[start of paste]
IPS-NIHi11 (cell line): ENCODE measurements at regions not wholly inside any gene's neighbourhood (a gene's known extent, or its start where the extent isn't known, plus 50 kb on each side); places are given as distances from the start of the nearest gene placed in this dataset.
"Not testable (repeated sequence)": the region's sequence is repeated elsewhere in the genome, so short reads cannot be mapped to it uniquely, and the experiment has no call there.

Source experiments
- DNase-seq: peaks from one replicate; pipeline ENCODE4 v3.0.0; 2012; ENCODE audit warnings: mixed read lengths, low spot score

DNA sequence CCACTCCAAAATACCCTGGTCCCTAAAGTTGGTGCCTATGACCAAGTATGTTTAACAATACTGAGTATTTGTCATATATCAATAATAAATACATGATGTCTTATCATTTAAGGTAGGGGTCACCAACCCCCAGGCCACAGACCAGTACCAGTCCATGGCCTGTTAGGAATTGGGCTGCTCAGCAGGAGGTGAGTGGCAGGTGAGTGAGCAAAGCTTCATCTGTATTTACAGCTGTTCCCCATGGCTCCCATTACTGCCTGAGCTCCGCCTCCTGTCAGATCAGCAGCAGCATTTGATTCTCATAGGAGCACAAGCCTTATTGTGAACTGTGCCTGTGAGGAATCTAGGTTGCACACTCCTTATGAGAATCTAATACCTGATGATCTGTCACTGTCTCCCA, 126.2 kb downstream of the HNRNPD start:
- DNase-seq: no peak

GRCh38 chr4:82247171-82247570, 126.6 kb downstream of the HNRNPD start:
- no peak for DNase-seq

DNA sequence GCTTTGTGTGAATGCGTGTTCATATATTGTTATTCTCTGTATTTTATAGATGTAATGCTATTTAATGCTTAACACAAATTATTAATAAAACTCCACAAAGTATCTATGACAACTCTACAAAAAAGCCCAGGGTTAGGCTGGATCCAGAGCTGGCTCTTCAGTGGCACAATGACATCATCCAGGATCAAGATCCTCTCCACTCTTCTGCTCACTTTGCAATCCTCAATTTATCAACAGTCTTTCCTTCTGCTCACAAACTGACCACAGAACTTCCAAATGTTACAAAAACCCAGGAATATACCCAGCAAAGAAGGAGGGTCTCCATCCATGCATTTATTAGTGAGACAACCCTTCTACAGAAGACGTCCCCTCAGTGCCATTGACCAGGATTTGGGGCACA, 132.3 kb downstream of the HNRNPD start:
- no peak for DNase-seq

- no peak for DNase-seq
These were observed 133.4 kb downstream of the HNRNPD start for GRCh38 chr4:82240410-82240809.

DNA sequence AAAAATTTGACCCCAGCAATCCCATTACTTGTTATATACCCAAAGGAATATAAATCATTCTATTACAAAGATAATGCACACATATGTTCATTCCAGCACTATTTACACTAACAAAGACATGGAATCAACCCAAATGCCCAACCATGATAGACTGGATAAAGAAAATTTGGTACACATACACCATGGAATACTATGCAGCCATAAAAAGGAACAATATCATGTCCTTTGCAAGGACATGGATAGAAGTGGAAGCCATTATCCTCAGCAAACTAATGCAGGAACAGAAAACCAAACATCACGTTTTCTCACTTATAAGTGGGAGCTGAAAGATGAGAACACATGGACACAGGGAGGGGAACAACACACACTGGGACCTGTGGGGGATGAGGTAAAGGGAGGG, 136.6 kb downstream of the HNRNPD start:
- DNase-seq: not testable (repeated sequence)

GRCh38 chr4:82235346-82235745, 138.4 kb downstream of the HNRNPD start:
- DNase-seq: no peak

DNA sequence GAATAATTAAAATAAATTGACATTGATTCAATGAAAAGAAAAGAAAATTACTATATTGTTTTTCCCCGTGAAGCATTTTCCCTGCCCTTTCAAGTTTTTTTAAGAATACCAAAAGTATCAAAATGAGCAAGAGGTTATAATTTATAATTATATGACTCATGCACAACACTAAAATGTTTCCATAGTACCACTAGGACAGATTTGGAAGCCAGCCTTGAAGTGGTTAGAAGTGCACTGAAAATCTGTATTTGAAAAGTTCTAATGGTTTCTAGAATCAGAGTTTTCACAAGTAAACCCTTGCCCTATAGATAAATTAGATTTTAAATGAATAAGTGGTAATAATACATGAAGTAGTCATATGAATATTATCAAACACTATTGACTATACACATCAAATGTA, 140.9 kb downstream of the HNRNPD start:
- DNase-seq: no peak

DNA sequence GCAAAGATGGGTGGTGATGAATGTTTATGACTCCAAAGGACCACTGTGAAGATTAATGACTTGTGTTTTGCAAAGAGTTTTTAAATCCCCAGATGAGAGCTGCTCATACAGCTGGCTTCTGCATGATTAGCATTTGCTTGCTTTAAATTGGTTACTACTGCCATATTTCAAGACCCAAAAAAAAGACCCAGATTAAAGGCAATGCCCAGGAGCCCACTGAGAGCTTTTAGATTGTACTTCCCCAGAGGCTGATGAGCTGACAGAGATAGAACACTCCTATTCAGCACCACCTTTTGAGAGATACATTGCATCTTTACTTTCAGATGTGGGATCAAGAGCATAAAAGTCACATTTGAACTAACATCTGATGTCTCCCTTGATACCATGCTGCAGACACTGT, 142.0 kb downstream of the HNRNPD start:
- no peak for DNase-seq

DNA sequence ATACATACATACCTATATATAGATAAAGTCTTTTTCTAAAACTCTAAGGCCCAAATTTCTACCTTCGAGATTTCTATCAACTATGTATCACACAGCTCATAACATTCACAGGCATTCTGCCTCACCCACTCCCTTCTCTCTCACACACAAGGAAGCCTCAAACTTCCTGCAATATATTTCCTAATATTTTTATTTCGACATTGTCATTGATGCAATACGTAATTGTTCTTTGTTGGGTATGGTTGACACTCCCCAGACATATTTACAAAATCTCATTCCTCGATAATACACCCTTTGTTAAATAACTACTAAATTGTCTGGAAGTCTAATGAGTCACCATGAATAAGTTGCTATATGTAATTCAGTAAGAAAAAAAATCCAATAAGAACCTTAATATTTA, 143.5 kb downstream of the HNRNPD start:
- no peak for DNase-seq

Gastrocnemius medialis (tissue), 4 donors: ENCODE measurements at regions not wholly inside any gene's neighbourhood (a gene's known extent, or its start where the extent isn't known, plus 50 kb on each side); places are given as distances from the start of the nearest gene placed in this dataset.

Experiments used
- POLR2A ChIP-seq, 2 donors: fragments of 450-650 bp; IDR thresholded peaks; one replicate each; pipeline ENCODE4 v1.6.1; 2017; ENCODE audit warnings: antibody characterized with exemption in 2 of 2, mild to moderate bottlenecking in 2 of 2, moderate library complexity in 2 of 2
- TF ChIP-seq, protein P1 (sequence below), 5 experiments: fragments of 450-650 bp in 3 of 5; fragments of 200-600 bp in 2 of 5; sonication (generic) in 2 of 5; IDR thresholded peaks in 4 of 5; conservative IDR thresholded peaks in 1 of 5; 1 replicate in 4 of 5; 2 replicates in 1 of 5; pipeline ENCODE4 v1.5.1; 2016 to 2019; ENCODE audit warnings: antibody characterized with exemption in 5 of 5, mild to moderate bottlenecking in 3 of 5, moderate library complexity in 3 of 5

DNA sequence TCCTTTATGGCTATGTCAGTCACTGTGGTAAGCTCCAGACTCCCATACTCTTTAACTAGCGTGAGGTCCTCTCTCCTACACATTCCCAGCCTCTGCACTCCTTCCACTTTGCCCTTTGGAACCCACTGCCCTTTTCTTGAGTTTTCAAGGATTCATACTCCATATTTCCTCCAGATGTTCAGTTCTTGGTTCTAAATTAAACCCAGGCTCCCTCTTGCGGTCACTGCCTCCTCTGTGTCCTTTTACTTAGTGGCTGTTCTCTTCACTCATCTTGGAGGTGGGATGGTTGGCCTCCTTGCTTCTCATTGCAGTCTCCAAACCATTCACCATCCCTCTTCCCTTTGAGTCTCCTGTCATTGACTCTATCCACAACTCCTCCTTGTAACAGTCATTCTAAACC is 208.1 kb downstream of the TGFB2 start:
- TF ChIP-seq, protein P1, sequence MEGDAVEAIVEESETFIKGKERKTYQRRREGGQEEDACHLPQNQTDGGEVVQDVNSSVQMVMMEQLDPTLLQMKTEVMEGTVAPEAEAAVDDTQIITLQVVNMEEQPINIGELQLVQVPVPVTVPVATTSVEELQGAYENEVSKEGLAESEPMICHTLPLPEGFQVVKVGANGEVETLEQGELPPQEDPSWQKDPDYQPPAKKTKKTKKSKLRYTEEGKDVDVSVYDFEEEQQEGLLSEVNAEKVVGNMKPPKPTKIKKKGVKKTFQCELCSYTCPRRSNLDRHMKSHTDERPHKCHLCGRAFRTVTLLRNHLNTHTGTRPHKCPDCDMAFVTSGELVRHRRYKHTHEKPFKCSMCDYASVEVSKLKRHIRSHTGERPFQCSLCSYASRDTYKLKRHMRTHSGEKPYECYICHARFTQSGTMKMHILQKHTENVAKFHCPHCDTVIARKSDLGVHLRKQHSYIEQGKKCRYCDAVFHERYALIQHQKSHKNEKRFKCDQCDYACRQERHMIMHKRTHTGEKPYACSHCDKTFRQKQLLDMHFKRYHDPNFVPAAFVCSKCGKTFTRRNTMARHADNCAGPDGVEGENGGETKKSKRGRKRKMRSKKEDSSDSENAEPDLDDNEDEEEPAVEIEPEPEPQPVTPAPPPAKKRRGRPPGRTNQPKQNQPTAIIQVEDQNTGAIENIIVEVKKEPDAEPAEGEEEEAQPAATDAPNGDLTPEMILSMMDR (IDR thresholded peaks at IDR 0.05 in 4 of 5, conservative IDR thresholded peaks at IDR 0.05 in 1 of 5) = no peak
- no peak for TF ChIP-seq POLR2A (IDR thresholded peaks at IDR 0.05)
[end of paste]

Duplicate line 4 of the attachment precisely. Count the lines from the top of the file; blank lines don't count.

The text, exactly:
- DNase-seq: peaks from one replicate; pipeline ENCODE4 v3.0.0; 2012; ENCODE audit warnings: mixed read lengths, low spot score